Is Kentucky a No-Fault State?

Rear end collision between two cars

While insurance laws and regulations may not be at the top of your list of interesting subjects, they are important to understand, nonetheless, as they can have important impacts on you and your rights. This is particularly true if you ever find yourself as an injury victim in a car accident. A car accident can have profound financial effects that many struggle with in addition to working hard to cope with their injuries. For starters, it is a good idea to learn more about whether or not your state is a “no-fault” state.

Is Kentucky a No-Fault State?

In a no-fault state, drivers are required to carry no-fault insurance, otherwise known as “personal injury protection” or “PIP” coverage. This coverage will pay out if a person is injured in a car accident regardless of who was at fault. Accident injury victims are required to first file a claim with their own insurance company, their PIP carrier, in order to get access to compensation for things such as medical expenses and other costs associated with the accident.

Kentucky is a no-fault state. More specifically, however, Kentucky is a “choice no-fault” state. This means that drivers have the option to reject PIP coverage. In order to opt for this, however, the driver must file a No-Fault Rejection Form with the Kentucky Department of Insurance Office. Additionally, those who choose to decline PIP coverage are still required to carry insurance with the following minimums:

  • $25,000 per person/$50,000 per accident in Bodily Injury (BI) liability coverage
  • $10,000 per accident in property damage liability coverage
  • $60,000 combined liability coverage
  • Uninsured Motorist (UM) coverage equal to minimum BI limits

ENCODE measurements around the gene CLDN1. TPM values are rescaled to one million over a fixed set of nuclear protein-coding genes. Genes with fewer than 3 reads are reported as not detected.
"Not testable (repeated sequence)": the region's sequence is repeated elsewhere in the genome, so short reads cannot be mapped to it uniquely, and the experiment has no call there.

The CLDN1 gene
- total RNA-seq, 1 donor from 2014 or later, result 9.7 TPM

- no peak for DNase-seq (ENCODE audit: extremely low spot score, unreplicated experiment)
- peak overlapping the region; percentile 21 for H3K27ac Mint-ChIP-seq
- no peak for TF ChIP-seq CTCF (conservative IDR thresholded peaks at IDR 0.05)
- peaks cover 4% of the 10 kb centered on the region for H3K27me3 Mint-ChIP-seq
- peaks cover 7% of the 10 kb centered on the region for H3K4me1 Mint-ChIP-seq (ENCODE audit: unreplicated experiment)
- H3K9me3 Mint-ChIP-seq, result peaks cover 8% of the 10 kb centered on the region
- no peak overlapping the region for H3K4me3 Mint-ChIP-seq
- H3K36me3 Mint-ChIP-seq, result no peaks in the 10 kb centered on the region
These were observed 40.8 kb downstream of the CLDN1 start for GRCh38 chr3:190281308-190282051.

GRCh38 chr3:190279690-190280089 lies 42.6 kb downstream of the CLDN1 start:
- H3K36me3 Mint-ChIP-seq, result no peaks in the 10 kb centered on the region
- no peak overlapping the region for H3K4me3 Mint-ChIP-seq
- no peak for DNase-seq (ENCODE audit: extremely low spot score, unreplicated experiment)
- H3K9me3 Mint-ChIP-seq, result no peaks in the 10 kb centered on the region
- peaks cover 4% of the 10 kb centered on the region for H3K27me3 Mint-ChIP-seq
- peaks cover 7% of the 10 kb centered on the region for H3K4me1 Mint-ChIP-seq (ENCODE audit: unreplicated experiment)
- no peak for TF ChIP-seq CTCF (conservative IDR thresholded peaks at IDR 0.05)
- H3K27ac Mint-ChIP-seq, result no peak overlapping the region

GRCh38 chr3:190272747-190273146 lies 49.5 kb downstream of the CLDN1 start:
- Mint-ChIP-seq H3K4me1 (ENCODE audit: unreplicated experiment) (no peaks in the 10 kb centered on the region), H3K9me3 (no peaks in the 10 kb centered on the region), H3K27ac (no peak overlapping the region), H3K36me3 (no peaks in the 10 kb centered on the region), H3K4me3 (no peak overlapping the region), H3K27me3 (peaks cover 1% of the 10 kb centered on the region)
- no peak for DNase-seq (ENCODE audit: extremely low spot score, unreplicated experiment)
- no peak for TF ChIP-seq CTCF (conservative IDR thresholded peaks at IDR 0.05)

Without the explicit rejection of PIP coverage, Kentucky drivers are required to carry PIP coverage that will pay up to $10,000 should injuries result from an accident. There is, of course, the option for higher coverage limits in exchange for paying higher premiums. One of the biggest reasons no-fault is favored in some states is the fact that the no-fault system can significantly speed up an injured person’s access to financial compensation in the wake of an accident. Because there is no need to prove and process liability, the covered individual need only prove that they were injured in an accident to get access to benefits.

Another important aspect of no-fault laws in Kentucky is the fact that those who opt for PIP coverage must waive their right to sue the at-fault driver in an accident unless certain thresholds are met. A driver cannot bring a claim against the at-fault driver unless the accident caused over $1,000 in medical expenses or if the injury victim suffered from at least one of the following:

  • Permanent disfigurement
  • Weight-bearing bone fracture
  • Compound, compressed, or displace fracture of any bone
  • Permanent injury
  • Permanent loss of a body function

Personal Injury Attorneys

Being in a car accident can leave you overwhelmed and in pain. On top of this, financial difficulty can quickly escalate as medical bills roll in. Talk to the team at Dickman Law about your options for getting compensated for your accident-related losses. Contact us today.

Posted in: Car Accidents